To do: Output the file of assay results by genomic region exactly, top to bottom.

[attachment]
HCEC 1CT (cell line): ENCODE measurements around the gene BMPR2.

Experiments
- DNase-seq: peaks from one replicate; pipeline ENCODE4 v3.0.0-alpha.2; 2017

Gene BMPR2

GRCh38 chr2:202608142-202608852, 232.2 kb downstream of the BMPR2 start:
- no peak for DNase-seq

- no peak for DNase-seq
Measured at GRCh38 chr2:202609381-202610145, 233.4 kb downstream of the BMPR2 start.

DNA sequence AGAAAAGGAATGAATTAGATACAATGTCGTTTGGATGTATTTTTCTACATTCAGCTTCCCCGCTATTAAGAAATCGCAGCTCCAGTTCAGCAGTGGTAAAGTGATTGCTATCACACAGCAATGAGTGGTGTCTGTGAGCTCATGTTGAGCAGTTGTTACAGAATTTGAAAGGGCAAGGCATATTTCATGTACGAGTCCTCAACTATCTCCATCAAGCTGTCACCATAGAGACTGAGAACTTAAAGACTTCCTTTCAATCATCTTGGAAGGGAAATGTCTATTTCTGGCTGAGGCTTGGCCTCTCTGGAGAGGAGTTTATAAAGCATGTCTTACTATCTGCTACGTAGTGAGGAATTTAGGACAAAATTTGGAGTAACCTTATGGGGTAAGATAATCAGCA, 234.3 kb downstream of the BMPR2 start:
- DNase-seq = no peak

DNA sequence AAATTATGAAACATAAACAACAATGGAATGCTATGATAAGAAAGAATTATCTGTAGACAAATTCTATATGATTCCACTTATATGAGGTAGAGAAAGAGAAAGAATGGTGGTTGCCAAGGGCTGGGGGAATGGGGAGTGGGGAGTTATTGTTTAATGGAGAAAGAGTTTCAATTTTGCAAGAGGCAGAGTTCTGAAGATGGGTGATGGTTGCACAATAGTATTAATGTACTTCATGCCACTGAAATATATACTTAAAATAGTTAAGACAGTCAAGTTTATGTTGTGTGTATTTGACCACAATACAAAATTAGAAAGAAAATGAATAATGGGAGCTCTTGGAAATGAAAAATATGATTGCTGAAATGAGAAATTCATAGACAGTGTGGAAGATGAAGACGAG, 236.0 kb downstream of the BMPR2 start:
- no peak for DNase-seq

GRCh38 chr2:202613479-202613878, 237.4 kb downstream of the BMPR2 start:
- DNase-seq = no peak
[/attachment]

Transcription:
HCEC 1CT (cell line): ENCODE measurements around the gene BMPR2.

Experiments
- DNase-seq: peaks from one replicate; pipeline ENCODE4 v3.0.0-alpha.2; 2017

Gene BMPR2

GRCh38 chr2:202608142-202608852, 232.2 kb downstream of the BMPR2 start:
- no peak for DNase-seq

- no peak for DNase-seq
Measured at GRCh38 chr2:202609381-202610145, 233.4 kb downstream of the BMPR2 start.

DNA sequence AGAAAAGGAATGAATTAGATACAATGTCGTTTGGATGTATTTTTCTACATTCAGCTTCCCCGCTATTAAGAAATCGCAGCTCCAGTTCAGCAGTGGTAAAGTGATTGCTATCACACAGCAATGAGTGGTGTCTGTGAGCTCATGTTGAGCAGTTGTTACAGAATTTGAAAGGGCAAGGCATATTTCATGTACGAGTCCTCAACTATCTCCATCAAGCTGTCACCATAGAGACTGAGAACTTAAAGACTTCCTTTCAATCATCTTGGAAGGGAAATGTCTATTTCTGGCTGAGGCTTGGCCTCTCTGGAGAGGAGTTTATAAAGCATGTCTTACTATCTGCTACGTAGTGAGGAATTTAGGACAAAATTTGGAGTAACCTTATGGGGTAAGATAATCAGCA, 234.3 kb downstream of the BMPR2 start:
- DNase-seq = no peak

DNA sequence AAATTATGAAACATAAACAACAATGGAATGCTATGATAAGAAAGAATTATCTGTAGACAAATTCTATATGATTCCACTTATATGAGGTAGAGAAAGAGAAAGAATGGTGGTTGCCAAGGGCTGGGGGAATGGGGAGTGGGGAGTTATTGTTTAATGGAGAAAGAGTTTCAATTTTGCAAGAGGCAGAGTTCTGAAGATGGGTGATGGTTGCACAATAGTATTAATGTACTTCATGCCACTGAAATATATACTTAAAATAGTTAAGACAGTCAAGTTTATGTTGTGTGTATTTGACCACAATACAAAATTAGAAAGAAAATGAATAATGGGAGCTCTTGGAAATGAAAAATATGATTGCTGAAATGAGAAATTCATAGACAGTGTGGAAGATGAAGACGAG, 236.0 kb downstream of the BMPR2 start:
- no peak for DNase-seq

GRCh38 chr2:202613479-202613878, 237.4 kb downstream of the BMPR2 start:
- DNase-seq = no peak